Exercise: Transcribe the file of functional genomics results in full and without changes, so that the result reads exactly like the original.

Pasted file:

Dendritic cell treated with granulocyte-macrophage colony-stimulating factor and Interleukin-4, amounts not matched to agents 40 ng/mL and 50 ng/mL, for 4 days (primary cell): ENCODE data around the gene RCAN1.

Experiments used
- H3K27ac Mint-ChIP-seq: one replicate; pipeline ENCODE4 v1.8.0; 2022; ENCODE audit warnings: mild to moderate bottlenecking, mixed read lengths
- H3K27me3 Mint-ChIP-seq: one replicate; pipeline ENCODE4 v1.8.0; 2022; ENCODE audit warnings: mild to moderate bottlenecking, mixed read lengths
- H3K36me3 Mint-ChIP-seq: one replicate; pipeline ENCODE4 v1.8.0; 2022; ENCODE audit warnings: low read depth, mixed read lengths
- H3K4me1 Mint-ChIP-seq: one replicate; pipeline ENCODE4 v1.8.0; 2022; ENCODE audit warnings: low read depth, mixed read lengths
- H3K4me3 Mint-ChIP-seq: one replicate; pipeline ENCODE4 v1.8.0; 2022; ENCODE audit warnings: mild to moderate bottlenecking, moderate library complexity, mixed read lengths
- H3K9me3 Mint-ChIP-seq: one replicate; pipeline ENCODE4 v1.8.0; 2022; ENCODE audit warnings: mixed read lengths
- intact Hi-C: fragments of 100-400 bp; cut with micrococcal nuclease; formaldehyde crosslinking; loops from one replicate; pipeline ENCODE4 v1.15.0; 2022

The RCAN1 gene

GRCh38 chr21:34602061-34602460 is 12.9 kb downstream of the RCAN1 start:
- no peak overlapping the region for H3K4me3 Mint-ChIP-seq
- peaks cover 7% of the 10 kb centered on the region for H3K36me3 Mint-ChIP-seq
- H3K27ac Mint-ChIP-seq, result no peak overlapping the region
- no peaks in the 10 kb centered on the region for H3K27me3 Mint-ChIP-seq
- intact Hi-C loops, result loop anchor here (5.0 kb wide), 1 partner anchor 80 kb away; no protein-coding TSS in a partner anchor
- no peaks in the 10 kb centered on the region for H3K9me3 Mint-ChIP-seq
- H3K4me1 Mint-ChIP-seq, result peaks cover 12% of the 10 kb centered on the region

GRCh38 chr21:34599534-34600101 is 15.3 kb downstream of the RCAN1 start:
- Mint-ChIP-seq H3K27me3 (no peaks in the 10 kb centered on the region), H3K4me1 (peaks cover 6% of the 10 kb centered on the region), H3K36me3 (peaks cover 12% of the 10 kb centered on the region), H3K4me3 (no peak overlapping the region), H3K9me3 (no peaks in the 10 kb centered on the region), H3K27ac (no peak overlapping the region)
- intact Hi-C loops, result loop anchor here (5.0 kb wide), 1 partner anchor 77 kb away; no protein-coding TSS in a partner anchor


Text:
Dendritic cell treated with granulocyte-macrophage colony-stimulating factor and Interleukin-4, amounts not matched to agents 40 ng/mL and 50 ng/mL, for 4 days (primary cell): ENCODE data around the gene RCAN1.

Experiments used
- H3K27ac Mint-ChIP-seq: one replicate; pipeline ENCODE4 v1.8.0; 2022; ENCODE audit warnings: mild to moderate bottlenecking, mixed read lengths
- H3K27me3 Mint-ChIP-seq: one replicate; pipeline ENCODE4 v1.8.0; 2022; ENCODE audit warnings: mild to moderate bottlenecking, mixed read lengths
- H3K36me3 Mint-ChIP-seq: one replicate; pipeline ENCODE4 v1.8.0; 2022; ENCODE audit warnings: low read depth, mixed read lengths
- H3K4me1 Mint-ChIP-seq: one replicate; pipeline ENCODE4 v1.8.0; 2022; ENCODE audit warnings: low read depth, mixed read lengths
- H3K4me3 Mint-ChIP-seq: one replicate; pipeline ENCODE4 v1.8.0; 2022; ENCODE audit warnings: mild to moderate bottlenecking, moderate library complexity, mixed read lengths
- H3K9me3 Mint-ChIP-seq: one replicate; pipeline ENCODE4 v1.8.0; 2022; ENCODE audit warnings: mixed read lengths
- intact Hi-C: fragments of 100-400 bp; cut with micrococcal nuclease; formaldehyde crosslinking; loops from one replicate; pipeline ENCODE4 v1.15.0; 2022

The RCAN1 gene

GRCh38 chr21:34602061-34602460 is 12.9 kb downstream of the RCAN1 start:
- no peak overlapping the region for H3K4me3 Mint-ChIP-seq
- peaks cover 7% of the 10 kb centered on the region for H3K36me3 Mint-ChIP-seq
- H3K27ac Mint-ChIP-seq, result no peak overlapping the region
- no peaks in the 10 kb centered on the region for H3K27me3 Mint-ChIP-seq
- intact Hi-C loops, result loop anchor here (5.0 kb wide), 1 partner anchor 80 kb away; no protein-coding TSS in a partner anchor
- no peaks in the 10 kb centered on the region for H3K9me3 Mint-ChIP-seq
- H3K4me1 Mint-ChIP-seq, result peaks cover 12% of the 10 kb centered on the region

GRCh38 chr21:34599534-34600101 is 15.3 kb downstream of the RCAN1 start:
- Mint-ChIP-seq H3K27me3 (no peaks in the 10 kb centered on the region), H3K4me1 (peaks cover 6% of the 10 kb centered on the region), H3K36me3 (peaks cover 12% of the 10 kb centered on the region), H3K4me3 (no peak overlapping the region), H3K9me3 (no peaks in the 10 kb centered on the region), H3K27ac (no peak overlapping the region)
- intact Hi-C loops, result loop anchor here (5.0 kb wide), 1 partner anchor 77 kb away; no protein-coding TSS in a partner anchor